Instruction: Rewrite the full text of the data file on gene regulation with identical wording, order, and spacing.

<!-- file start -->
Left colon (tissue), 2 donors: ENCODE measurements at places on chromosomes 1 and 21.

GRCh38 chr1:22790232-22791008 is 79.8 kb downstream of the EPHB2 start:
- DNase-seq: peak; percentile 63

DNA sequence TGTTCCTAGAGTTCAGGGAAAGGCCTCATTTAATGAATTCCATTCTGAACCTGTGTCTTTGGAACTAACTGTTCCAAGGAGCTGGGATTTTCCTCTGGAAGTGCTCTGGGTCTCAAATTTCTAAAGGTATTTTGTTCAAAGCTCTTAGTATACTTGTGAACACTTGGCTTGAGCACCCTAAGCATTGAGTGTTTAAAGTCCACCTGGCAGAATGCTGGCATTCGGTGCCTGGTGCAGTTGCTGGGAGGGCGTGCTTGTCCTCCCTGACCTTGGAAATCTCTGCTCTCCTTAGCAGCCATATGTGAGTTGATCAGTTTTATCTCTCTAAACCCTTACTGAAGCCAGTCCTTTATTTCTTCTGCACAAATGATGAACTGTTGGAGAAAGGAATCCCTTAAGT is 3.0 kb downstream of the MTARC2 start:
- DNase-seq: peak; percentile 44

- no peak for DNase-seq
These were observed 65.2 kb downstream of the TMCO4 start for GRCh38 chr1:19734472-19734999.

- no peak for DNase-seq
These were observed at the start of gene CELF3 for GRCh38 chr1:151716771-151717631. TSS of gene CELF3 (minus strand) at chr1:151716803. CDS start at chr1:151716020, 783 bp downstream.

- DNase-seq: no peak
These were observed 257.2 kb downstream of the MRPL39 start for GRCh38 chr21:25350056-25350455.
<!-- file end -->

Left colon (tissue), 2 donors: ENCODE measurements at places on chromosomes 1 and 21.

GRCh38 chr1:22790232-22791008 is 79.8 kb downstream of the EPHB2 start:
- DNase-seq: peak; percentile 63

DNA sequence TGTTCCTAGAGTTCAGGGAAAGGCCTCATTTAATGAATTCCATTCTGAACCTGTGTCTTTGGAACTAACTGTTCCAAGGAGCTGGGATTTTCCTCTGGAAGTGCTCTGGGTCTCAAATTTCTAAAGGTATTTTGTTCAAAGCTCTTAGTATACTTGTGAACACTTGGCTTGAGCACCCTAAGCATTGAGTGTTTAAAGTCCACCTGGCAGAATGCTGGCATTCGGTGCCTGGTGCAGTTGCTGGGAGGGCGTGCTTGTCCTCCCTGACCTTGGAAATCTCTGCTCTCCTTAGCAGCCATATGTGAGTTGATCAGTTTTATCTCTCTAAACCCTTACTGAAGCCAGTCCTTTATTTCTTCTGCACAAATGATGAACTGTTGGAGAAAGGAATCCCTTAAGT is 3.0 kb downstream of the MTARC2 start:
- DNase-seq: peak; percentile 44

- no peak for DNase-seq
These were observed 65.2 kb downstream of the TMCO4 start for GRCh38 chr1:19734472-19734999.

- no peak for DNase-seq
These were observed at the start of gene CELF3 for GRCh38 chr1:151716771-151717631. TSS of gene CELF3 (minus strand) at chr1:151716803. CDS start at chr1:151716020, 783 bp downstream.

- DNase-seq: no peak
These were observed 257.2 kb downstream of the MRPL39 start for GRCh38 chr21:25350056-25350455.